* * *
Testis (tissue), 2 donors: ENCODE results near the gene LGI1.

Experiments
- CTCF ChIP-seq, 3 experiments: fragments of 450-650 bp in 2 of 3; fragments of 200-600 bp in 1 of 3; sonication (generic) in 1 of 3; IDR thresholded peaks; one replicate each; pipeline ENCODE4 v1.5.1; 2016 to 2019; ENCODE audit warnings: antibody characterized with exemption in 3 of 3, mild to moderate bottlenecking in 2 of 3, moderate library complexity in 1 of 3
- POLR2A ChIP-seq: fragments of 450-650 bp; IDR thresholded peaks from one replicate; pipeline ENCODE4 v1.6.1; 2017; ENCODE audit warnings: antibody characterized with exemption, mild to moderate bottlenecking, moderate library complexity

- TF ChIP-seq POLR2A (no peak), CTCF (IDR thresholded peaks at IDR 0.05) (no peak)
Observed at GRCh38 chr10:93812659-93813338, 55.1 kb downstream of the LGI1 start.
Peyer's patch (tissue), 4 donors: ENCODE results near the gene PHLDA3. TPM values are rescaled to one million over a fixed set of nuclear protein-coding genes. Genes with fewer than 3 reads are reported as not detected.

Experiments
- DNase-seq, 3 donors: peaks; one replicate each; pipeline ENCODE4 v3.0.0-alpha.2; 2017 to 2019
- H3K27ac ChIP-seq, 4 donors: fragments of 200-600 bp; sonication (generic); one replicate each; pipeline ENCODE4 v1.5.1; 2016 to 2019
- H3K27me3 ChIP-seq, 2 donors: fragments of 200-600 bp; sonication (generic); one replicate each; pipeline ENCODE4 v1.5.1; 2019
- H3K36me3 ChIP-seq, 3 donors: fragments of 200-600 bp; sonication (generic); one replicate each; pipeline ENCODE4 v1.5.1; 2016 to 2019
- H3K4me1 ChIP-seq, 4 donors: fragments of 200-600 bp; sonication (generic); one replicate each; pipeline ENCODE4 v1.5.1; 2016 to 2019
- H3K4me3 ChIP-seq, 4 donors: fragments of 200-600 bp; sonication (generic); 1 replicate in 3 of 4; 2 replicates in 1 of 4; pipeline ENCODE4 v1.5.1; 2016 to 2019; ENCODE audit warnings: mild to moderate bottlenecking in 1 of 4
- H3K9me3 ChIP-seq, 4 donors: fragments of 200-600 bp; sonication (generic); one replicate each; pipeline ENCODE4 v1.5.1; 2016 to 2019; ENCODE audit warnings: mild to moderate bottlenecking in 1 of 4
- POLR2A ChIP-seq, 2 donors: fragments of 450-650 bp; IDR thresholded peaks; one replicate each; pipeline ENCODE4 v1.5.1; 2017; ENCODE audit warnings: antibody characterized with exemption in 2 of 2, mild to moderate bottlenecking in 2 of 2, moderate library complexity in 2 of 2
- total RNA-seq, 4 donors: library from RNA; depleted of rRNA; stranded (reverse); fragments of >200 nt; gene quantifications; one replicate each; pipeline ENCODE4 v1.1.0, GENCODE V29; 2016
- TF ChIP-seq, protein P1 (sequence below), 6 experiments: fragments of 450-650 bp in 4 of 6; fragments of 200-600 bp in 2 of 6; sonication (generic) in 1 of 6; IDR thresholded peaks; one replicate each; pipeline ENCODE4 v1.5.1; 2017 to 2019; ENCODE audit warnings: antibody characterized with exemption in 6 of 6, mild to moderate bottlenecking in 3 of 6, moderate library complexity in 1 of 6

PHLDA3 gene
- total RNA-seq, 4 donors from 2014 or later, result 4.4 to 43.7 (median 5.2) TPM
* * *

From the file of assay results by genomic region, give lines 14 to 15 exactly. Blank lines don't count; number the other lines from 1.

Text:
- H3K4me3 ChIP-seq, 4 donors: fragments of 200-600 bp; sonication (generic); 1 replicate in 3 of 4; 2 replicates in 1 of 4; pipeline ENCODE4 v1.5.1; 2016 to 2019; ENCODE audit warnings: mild to moderate bottlenecking in 1 of 4
- H3K9me3 ChIP-seq, 4 donors: fragments of 200-600 bp; sonication (generic); one replicate each; pipeline ENCODE4 v1.5.1; 2016 to 2019; ENCODE audit warnings: mild to moderate bottlenecking in 1 of 4